Posted on July 24 2020
by Doug Lamont
It’s a tale as old as time. “Frozen paintballs hurt worse than regular ones,” or “frozen paintballs are dangerous.” Frankly, the only danger with frozen paintballs is what they will do to your paintball gun! Don’t believe the hype, it’s a myth!
Older brothers and cousins alike have become famous for trying to inflict pain and assert dominance over their younger kin by shooting at them with frozen paintballs. But in reality, putting frozen paintballs in their paintball marker puts them at a disadvantage. Accuracy decreases, paintballs become dimpled and misshapen and above all, they become more brittle. This can lead to a number of problems for the aggressor and can be a saving grace for the intended victim.
Think back to middle school science when you learned about how heat causes atoms to accelerate and expand. Conversely, cold or freezing temperatures causes atoms to contract and be closer together, similar to how you curl up and give yourself a hug when it’s cold outside! Inside of each paintball is a pocket of air. This air pocket helps the paintball keep its rounded shape while in your hopper. When you freeze your paintballs, the air inside of each ball starts to contract, so much so that the shell of the Paintball often gets dimpled. As many NXL pros will tell you, dimpled paint definitely does not win gun fights, matches or tournaments. Simply put, imperfect spheres can’t fly straight!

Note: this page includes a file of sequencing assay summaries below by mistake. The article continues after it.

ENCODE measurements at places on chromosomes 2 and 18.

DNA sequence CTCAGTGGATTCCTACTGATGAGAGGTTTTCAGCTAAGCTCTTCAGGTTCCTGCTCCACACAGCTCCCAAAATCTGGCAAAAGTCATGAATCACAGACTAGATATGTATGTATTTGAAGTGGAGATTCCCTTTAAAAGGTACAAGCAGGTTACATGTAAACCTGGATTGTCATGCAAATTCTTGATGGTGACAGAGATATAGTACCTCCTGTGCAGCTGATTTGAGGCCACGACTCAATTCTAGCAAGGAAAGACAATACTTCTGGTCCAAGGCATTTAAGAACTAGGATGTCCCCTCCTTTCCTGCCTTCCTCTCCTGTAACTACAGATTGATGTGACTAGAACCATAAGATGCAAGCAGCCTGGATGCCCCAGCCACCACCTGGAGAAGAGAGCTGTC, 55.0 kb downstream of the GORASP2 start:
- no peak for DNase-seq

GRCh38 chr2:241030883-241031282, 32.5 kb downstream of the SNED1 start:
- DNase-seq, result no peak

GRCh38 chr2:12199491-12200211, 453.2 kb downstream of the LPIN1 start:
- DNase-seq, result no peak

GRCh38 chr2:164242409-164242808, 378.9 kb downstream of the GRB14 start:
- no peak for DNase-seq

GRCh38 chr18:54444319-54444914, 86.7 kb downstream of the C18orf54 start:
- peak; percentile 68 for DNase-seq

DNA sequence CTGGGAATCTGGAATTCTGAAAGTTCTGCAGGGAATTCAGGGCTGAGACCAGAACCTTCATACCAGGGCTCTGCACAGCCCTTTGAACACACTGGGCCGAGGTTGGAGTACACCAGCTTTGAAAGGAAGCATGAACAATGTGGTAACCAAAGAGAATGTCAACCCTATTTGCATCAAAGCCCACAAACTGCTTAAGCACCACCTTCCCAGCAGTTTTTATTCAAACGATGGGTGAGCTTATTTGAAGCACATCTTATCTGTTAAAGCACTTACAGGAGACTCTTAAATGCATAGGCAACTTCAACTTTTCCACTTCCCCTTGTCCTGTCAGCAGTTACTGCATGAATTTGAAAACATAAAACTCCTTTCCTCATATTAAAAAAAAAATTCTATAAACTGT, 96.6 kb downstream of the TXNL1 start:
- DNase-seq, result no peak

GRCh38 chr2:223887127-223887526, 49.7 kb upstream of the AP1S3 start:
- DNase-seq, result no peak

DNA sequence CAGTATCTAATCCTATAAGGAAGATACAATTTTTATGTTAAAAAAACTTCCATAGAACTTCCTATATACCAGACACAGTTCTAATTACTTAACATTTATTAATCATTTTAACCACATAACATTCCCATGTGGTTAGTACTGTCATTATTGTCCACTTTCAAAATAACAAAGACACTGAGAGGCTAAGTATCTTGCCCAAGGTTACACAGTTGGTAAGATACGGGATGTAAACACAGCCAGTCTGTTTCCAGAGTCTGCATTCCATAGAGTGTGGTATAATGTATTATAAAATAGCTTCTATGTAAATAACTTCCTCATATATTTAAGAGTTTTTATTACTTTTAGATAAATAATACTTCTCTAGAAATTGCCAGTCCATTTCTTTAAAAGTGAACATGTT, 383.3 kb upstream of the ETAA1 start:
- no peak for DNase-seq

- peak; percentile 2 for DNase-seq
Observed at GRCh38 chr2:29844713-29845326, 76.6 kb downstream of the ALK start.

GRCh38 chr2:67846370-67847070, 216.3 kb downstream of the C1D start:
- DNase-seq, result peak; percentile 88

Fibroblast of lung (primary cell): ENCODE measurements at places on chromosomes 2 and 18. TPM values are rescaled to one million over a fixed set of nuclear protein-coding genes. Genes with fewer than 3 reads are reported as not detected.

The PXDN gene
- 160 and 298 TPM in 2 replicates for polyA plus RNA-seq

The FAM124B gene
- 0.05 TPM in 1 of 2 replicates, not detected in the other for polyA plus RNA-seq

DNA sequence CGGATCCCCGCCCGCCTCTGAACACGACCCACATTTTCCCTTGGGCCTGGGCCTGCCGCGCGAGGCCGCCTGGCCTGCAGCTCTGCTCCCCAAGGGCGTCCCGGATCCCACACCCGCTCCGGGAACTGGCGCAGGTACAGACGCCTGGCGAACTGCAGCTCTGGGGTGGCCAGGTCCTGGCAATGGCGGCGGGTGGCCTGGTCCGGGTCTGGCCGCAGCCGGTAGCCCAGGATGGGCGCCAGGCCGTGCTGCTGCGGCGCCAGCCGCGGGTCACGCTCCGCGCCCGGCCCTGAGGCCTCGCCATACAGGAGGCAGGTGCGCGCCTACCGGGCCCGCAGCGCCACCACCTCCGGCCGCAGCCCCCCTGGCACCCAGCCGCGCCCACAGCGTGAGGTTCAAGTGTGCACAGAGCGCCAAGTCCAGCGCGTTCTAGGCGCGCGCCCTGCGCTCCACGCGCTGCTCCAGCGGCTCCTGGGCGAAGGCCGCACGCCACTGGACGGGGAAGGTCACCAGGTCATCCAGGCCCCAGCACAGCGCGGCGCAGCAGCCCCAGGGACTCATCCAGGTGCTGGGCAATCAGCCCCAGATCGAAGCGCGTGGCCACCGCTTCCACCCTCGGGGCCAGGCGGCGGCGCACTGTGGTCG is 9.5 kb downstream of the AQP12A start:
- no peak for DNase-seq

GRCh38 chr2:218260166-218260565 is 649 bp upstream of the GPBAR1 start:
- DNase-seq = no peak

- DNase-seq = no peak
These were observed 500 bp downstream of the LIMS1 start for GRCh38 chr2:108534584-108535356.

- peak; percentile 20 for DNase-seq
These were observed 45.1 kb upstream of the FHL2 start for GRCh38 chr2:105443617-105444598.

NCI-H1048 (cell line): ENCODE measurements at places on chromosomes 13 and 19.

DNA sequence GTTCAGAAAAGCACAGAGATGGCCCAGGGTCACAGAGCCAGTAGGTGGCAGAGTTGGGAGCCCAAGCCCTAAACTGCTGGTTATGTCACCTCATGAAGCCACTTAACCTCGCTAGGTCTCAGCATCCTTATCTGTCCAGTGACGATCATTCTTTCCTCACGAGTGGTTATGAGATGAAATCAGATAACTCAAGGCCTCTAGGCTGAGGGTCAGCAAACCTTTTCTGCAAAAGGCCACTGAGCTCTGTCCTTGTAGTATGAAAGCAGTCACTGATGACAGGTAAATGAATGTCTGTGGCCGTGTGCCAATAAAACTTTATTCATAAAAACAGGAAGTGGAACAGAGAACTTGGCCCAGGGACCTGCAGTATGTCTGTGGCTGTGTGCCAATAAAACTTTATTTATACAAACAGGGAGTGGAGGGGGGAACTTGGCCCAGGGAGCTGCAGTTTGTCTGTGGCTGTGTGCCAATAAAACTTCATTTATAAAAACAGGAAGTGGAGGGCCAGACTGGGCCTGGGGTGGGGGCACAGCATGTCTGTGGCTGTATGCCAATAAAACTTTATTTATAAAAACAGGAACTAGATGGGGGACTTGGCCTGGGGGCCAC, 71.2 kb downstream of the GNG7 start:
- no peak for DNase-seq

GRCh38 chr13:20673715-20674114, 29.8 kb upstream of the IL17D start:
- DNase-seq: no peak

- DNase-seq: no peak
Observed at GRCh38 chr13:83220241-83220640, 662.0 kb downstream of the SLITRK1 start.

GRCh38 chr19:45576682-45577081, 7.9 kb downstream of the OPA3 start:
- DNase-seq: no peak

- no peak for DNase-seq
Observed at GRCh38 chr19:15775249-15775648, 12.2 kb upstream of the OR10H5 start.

Suppose you freeze paintballs and you do manage to get some shots that go straight. Even in that ideal case, the cold temperatures actually cause the shell of the paintball to become more brittle. As a rule of thumb, the more brittle the paint, the less it hurts upon impact. The added brittleness can also make it extremely difficult for paintball markers to shoot the paint out of the barrel at all. These paintballs can become so brittle that they shatter inside the gun, coat the internals and barrel with paint and thus render the marker ineffective. Some may refer to the gun as a “flamethrower” by that point due to the massive amount of paint spewing from the barrel.
Finally, when dealing with frozen paintballs it’s unlikely the paint will even still be frozen by the time it gets to the gun. If you somehow are able to take the frozen paintballs directly from your freezer and put them straight into your gun, you may have some luck with shooting very cold and very brittle paint. But without those ideal and unrealistic conditions, you will more than likely end up with very wet paintballs covered in condensation that begin to stick together and ruin the internals of any electronic gun because of the moisture.
Hopefully this deters any readers from trying to shoot frozen paintballs, and lets new paintball players know that they won’t get hurt by frozen paintballs! To purchase high-quality, non-frozen paintballs be sure to visit Punishers Paintball today!
***Based out of Mansfield, Ohio, Punishers Paintball is dedicated to delivering premium products and even higher quality customer service, every time. Growing paintball is our mission and we take pride as ambassadors to the sport.***